As some fans and media clamour for a new baseball stadium, the fact remains that Rogers Centre is not going anywhere. The reason is simple. There is not a better location in the city for the Blue Jays to be. Downtown Toronto is a fantastic spot to make an afternoon, a weekend or an entire vacation. There are a huge number of locations where one can eat before or after the game. Fans looking for a true culinary experience, may want to ascend to the top of the CN Tower to the 360 Restaurant. For fans looking for a more traditional pre-game experience then The Loose Moose, Fionn MacCool’s, or Steam Whistle Brewery are good options. Front Street and Bremner Blvd have a plethora of dining options. New to the area is the Sportsnet Grill, which is located inside the Toronto Marriott and offers views of the field where fans can eat and drink and watch the game. Heading down to 99 Blue Jays Way, will bring fans to Wayne Gretzky’s, which is one of the best spots to hit. Great food and a ton of hockey memorabilia from the Great One are right there.
An entire vacation can be had in downtown Toronto. The CN Tower and Ripley’s Aquarium of Canada are right there by the Rogers Centre. The Rogers Centre does offer tours, however they are not nearly as good as they should be. The Theatre District may be second only to Broadway in New York City as far a stage entertainment is concerned. The Eaton Centre is a fantastic place to shop. Right across the road from the Rogers Centre is Toronto Railway Museum. You may also want to take the Steam Whistle Brewery Tour, which is also across the road. However, no trip to Toronto is complete without a trip to see the Hockey Hall of Fame. If you are looking for other sports, Toronto FC, Toronto Argonauts, Toronto Raptors, Toronto Rock and Toronto Maple Leafs all play within minutes of the Rogers Centre. The University of Toronto is just north of the Rogers Centre and the Varsity Blues field football, basketball and hockey teams among others. A truly unique experience may be to check out Ryerson University Rams hockey or basketball at the former Maple Leaf Gardens.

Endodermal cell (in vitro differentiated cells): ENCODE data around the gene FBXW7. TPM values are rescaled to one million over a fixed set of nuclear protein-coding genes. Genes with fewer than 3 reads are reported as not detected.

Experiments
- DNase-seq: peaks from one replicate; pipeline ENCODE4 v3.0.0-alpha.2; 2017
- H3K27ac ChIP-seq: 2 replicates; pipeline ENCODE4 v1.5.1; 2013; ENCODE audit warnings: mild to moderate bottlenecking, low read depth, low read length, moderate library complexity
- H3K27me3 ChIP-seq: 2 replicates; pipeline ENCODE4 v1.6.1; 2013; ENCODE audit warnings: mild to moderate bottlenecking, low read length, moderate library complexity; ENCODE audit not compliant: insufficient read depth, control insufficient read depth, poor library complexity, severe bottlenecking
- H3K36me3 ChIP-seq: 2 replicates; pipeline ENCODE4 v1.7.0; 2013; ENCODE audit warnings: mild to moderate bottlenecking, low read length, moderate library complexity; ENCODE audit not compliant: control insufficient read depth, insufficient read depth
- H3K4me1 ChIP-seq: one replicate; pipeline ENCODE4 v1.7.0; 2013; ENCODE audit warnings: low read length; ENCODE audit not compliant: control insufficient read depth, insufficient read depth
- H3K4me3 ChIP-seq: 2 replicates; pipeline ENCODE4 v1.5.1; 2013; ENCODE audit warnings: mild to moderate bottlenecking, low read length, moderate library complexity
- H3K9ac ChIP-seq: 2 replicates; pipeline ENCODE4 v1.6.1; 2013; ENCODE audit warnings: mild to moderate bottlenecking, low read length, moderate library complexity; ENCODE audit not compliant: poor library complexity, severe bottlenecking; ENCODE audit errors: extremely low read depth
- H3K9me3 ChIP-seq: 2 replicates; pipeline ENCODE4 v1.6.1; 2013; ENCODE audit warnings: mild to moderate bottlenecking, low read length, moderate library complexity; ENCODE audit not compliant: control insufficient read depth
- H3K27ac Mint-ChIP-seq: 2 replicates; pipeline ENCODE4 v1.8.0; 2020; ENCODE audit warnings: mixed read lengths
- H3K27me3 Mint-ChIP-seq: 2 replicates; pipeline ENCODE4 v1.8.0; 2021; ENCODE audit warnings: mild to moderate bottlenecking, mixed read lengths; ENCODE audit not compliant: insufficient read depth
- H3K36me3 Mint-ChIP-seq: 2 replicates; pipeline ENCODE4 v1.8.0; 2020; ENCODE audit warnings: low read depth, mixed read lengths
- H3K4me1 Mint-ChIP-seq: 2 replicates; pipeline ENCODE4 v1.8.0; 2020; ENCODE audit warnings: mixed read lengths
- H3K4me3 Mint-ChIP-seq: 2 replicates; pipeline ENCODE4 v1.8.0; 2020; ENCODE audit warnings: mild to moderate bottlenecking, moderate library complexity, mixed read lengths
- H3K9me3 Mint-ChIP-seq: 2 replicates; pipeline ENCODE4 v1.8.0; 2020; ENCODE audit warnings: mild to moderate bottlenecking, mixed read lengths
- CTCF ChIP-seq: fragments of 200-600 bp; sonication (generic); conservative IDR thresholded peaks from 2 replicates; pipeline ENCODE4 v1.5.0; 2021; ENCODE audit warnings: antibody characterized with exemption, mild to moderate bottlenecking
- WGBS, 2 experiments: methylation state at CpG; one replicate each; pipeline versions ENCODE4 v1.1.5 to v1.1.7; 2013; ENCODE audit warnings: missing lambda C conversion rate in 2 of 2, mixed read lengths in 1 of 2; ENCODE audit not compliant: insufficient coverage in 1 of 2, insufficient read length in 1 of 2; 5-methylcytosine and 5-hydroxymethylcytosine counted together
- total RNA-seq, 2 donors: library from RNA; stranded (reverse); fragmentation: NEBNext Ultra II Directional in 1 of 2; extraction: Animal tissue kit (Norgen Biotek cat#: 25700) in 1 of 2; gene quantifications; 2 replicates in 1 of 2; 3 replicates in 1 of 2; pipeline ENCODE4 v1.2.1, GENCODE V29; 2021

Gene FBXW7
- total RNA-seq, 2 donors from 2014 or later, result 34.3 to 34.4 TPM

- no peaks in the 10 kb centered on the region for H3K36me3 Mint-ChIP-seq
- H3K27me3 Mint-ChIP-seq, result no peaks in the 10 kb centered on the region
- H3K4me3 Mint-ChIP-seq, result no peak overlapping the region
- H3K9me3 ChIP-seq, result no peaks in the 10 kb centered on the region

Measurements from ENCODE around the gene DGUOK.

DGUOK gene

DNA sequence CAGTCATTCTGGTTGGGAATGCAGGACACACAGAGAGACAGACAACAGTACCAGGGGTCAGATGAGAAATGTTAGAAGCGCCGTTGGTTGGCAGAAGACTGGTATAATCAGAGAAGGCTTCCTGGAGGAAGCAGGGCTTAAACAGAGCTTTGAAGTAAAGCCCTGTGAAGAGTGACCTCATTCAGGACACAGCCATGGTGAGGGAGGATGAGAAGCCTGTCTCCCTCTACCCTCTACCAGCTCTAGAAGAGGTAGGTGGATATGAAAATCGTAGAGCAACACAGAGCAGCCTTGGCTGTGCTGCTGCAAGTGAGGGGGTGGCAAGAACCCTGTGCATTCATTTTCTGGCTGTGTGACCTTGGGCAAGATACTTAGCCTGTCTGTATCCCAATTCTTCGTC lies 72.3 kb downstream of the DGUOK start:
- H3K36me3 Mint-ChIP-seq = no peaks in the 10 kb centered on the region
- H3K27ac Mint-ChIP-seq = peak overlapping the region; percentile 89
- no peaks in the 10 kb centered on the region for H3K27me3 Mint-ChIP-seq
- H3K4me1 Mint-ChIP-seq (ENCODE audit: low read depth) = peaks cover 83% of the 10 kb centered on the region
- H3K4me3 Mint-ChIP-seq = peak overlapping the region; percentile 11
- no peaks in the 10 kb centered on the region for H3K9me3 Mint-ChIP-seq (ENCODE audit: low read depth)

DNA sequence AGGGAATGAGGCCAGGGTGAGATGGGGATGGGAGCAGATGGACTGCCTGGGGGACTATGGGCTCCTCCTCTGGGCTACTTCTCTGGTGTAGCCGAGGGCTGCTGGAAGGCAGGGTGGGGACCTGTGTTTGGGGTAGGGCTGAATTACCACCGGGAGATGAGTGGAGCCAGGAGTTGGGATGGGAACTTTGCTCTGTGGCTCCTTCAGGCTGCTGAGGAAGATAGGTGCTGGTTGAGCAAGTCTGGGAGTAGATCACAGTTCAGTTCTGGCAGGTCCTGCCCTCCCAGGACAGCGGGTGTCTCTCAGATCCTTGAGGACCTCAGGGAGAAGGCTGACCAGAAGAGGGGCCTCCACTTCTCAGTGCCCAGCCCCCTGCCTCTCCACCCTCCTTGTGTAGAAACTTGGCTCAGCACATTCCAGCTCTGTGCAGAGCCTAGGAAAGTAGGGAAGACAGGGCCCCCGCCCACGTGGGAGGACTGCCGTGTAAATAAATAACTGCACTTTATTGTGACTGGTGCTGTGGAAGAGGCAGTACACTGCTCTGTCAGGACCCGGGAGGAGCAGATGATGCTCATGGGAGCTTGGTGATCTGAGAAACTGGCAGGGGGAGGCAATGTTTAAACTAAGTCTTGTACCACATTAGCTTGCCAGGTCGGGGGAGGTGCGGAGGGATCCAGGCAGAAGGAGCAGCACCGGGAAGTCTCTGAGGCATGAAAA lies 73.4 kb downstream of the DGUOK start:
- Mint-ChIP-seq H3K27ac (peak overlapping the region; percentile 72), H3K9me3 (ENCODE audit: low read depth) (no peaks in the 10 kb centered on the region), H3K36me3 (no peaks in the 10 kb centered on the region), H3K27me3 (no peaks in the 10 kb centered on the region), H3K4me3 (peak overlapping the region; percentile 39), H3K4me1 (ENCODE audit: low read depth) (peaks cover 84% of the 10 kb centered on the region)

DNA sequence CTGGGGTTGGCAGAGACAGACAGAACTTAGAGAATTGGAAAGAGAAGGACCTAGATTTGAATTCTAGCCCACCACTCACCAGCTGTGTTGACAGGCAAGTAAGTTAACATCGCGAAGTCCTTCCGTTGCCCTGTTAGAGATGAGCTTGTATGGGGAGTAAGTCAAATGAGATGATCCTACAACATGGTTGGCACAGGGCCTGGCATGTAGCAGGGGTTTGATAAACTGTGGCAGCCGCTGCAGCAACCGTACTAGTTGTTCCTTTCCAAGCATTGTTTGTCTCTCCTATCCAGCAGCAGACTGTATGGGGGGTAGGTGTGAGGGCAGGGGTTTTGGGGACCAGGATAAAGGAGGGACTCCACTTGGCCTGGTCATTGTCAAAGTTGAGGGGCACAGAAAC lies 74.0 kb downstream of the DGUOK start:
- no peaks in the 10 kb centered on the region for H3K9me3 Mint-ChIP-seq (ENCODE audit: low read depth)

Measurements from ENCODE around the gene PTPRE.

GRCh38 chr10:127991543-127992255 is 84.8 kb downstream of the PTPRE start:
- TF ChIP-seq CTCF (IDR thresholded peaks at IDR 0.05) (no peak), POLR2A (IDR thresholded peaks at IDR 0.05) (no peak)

Of course there are a ton of places that you could stay in downtown Toronto. A unique experience would be to stay right in the stadium at the Toronto Marriott City Centre. Another unique experience would be to stay at one of the most significant historical hotels in all of Canada, the Royal York. A little more affordable would be the Delta and Strathcona, however you are going to pay to stay downtown no matter what you choose.
Traditionally, Blue Jay fans have been run of the mill, Southern Ontario sports fans. With the big trade in 2015, attendance at Jays games has skyrocketed. In 2014 Toronto averaged just over 29,000 fans per game. This put them in the bottom half of MLB. The 2015 season saw them jump to over 34,000 fans per game and 8th place league-wide. The 2016 season has the Jays drawing over 41,000 fans, pushing them to an impressive 4th place in MLB. The 2018 season has seen a drop off with Toronto averaging over 30,000 per game, putting them 13th in Major League Baseball. Until Toronto fans can show a little more consistency, they are just below a perfect score.
Ontario fans are traditionally pretty quiet. With the increased support, the Rogers Centre has definitely found increased noise. However, Toronto fans are not as ingrained in every pitch as some fan bases in MLB are.
The Rogers Centre can be challenging to get to as downtown Toronto traffic can be difficult. Rogers Centre is located right by the Lakeshore in downtown Toronto. Driving to the stadium will be difficult as motorists must take either the Gardiner Expressway or Lakeshore Blvd. Hitting the road earlier as opposed to later is always the best idea.